Mo Farah's incredible ascent to the top of world athletics has undoubtedly come down to numerous factors, but one of them has been his dedicated planning and training.
Farah's devotion to his running has seemingly known no limits as he took off to Kenya, Oregon and other parts of the world to ensure that his preparation was the very best it could be.
The double Olympic champion has given everything to earn the success that he has achieved, but his approach of going wherever would provide the best training environment could now be put under threat.
Kenya's sports minister has suddenly queried why it is that the Brit is allowed to come into their country to rack up vital high-altitude training with all the advantages that it brings.
Indeed, not only that, for Farah finds himself able to train alongside some of the world's top athletes across a broad spectrum of distances on his long trips to the African country.
Minister Hassan Wario appears to have decided that enough is enough after having seen his compatriots lose repeatedly to the 30-year-old at the world's biggest events.
"Why are we allowing Mo Farah to come here and train and then go on to beat us?" Wario is quoted as saying in the Daily Mail.
Farah intends to again use the Rift Valley region in the west of Kenya as his base for a crucial training period early next year, but that could potentially be put in doubt.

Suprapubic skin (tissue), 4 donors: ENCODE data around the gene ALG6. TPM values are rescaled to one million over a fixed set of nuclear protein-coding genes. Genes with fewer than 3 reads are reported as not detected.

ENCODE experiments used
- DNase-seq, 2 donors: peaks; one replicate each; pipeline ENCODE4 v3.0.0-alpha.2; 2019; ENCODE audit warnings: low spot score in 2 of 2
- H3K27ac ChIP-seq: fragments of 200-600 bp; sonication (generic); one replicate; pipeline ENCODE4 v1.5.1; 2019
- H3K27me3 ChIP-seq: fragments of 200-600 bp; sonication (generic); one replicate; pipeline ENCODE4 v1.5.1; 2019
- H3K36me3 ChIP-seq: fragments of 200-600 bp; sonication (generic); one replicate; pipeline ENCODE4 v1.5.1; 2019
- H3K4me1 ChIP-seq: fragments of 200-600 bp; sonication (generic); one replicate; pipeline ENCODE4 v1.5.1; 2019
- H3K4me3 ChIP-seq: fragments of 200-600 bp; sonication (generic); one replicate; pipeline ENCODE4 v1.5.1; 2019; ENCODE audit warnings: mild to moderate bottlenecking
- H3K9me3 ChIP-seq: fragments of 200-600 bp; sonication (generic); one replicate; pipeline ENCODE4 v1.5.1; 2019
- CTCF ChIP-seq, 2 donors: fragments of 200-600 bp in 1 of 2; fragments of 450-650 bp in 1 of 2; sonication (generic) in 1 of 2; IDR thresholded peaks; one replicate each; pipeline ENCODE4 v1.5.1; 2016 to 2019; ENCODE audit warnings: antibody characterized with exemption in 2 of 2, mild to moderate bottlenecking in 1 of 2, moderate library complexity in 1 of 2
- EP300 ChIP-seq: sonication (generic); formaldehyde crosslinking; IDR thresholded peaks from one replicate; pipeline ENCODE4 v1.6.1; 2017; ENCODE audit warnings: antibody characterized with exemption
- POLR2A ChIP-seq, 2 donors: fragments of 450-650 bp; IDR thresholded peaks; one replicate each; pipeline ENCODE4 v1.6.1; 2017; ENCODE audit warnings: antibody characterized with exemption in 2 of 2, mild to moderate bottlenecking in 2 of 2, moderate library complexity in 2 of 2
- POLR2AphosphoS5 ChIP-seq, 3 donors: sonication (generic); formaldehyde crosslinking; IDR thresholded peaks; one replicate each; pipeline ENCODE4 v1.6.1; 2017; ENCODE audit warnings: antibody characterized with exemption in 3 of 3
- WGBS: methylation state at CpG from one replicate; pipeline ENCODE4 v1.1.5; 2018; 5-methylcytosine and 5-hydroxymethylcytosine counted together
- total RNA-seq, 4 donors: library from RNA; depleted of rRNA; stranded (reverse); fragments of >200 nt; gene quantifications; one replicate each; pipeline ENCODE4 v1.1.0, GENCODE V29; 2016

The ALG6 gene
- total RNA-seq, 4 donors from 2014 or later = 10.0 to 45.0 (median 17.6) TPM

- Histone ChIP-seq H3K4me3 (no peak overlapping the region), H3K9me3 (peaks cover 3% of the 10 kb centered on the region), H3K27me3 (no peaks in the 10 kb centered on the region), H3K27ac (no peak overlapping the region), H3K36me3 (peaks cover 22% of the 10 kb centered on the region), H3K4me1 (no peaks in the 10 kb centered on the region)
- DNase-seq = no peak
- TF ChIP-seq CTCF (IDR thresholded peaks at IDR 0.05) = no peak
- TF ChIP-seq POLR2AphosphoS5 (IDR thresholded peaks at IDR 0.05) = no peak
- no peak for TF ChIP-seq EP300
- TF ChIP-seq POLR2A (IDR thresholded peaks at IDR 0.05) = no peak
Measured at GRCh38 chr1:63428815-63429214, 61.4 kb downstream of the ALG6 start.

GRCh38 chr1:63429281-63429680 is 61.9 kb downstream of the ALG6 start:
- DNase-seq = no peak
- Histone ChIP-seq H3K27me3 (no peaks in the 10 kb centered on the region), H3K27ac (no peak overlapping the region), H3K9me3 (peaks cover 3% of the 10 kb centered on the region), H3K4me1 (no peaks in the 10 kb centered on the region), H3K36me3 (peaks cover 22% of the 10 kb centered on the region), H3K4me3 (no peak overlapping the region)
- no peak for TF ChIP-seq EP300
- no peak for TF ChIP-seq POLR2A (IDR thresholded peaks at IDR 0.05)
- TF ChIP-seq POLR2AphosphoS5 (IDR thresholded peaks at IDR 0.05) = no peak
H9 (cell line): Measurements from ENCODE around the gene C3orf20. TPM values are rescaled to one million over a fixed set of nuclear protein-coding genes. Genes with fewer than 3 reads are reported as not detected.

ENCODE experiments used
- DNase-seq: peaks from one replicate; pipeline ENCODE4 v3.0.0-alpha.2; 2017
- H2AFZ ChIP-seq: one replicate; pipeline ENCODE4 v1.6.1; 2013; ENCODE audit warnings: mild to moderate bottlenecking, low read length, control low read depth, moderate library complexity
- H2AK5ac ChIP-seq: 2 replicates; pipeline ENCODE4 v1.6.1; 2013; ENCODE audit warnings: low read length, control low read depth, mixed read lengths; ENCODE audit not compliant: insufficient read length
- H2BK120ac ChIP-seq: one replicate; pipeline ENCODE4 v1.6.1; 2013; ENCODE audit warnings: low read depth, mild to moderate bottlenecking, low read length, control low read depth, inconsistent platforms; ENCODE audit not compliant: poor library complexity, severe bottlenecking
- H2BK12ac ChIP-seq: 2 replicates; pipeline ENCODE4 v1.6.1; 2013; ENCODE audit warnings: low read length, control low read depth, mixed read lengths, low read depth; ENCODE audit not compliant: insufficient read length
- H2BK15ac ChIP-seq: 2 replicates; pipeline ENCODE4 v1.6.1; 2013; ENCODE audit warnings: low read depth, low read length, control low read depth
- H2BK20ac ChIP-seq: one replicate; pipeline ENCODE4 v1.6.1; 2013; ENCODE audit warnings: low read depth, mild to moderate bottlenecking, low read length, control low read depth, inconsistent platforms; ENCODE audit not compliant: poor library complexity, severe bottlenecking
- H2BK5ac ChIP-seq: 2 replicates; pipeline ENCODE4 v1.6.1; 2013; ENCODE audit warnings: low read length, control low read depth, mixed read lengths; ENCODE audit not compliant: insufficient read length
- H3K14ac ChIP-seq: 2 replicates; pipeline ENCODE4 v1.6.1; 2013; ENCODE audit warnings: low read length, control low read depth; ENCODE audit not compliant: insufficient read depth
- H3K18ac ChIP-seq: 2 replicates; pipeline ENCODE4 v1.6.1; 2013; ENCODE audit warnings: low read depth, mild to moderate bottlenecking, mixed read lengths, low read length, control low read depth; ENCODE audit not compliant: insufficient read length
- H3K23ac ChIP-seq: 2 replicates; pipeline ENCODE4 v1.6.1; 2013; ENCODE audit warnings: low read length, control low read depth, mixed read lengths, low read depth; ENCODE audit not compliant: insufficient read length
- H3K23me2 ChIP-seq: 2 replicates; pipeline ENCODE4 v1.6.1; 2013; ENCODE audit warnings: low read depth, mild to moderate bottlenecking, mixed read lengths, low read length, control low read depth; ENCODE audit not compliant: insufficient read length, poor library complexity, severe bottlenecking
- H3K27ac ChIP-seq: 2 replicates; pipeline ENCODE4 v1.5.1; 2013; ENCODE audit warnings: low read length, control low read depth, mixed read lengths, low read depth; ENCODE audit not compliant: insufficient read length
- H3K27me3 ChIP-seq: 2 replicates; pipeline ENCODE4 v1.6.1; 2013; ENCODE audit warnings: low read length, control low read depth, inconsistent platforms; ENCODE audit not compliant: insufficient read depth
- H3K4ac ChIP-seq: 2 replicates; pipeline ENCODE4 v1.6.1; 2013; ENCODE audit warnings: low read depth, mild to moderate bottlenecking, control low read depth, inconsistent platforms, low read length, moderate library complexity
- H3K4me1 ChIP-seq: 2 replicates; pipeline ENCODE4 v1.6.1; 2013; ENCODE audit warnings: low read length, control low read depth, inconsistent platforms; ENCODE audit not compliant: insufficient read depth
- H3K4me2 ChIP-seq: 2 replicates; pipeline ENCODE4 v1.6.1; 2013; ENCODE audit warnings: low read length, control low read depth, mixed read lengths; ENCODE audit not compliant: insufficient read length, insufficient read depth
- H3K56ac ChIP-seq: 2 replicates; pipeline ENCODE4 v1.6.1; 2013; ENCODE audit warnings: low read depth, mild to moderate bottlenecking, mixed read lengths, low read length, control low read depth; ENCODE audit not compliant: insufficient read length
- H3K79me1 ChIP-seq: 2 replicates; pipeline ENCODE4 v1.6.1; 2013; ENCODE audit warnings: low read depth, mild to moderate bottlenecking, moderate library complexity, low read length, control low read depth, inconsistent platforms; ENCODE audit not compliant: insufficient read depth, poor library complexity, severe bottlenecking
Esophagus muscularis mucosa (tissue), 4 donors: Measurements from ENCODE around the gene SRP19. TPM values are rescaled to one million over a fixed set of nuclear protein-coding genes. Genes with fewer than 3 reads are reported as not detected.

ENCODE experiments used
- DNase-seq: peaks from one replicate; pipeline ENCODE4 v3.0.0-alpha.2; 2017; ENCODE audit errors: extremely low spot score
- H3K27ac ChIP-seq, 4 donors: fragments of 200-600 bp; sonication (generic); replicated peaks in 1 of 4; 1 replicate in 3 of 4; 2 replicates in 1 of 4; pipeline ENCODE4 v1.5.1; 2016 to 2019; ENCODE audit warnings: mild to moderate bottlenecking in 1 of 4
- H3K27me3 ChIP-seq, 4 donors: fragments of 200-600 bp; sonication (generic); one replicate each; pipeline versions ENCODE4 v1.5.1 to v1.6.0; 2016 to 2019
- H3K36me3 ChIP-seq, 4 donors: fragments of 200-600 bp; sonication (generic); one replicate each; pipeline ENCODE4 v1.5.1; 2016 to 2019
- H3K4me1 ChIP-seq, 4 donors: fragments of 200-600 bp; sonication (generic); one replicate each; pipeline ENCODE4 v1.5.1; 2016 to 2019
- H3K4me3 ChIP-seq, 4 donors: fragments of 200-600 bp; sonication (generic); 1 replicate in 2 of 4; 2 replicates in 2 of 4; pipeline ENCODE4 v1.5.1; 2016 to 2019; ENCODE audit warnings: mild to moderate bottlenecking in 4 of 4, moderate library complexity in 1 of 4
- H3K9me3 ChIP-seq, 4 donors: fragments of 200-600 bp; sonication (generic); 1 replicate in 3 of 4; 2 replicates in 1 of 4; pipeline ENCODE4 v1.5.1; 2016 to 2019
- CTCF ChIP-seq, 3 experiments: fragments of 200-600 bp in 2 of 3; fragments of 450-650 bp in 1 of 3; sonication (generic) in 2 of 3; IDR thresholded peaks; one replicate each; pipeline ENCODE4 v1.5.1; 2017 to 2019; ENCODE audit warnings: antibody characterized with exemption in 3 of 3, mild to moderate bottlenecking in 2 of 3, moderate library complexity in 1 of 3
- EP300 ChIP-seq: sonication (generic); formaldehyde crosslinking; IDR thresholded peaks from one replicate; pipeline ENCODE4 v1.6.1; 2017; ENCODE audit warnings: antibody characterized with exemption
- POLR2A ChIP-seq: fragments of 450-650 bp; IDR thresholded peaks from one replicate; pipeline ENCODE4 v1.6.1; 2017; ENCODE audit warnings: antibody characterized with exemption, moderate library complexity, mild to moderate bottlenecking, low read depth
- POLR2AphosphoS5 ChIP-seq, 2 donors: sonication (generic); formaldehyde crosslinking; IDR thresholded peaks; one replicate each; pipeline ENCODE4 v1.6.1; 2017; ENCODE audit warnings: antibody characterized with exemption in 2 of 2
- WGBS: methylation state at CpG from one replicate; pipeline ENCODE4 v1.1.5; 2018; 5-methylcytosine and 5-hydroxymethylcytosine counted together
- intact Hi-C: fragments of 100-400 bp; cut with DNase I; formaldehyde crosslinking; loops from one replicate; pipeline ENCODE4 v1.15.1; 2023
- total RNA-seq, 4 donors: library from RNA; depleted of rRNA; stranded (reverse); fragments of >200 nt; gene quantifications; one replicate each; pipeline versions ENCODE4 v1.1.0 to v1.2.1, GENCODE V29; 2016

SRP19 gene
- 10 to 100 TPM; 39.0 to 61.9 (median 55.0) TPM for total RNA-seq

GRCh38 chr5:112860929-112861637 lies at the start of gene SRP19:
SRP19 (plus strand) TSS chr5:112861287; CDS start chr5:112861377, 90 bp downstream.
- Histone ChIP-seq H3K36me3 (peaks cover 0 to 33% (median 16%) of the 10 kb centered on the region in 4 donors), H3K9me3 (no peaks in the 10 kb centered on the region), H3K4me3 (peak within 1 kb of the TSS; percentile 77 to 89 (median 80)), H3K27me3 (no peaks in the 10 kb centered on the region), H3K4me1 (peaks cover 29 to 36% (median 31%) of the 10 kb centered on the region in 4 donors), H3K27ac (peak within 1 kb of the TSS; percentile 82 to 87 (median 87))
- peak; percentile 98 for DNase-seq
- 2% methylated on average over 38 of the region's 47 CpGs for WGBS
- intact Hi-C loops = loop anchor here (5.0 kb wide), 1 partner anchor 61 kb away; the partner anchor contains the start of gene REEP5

The training would all be part of his preparations for making his debut over 26.2 miles at the London Marathon in April, a race that is eagerly anticipated because of his appearance.
It is very unlikely that Wario would seriously attempt to prevent Farah from training in Kenya, but the quotes from the country's sports minister must come as a surprise to the Brit.
Farah admitted recently that he is now training "a lot harder" including not seeing his daughters for nearly two months as he aims to stay on top.
"I love what I do and I just want to train," Farah told the BBC. "I want that feeling again [winning two Olympic golds] and that makes you more of a fighter than anything else.
"It's been hard in terms of my life because half of the time I am away at training camps," he said. Yesterday I got a bit emotional because I haven't seen my twin girls for nearly two months. I went to pick them up and one of them started crying, she didn't even recognise me and that was hard as a parent when you have been away for so long.
"Sometimes that's what it takes being a true athlete. Being a long distance runner is not easy, it's not as easy as everything else or everyone would be doing what I am doing."
This is not a man who would likely be at all content to compromise his training plan at any cost.
Athletes are notoriously superstitious and keen to retain complete control of everything in relation to their preparation and training, so any interference would be fiercely guarded against.
Farah's move to Oregon, in the Pacific north west of the USA in 2011 for an intensive and detailed training regime set up by his coach Alberto Salazar was also largely credited with taking his running to a new level.
But being able to train in Kenya with many of the world's top athletes and to prepare in a unique and ideally suited environment remains of real importance to an athlete who does not need anything significant disrupting his work.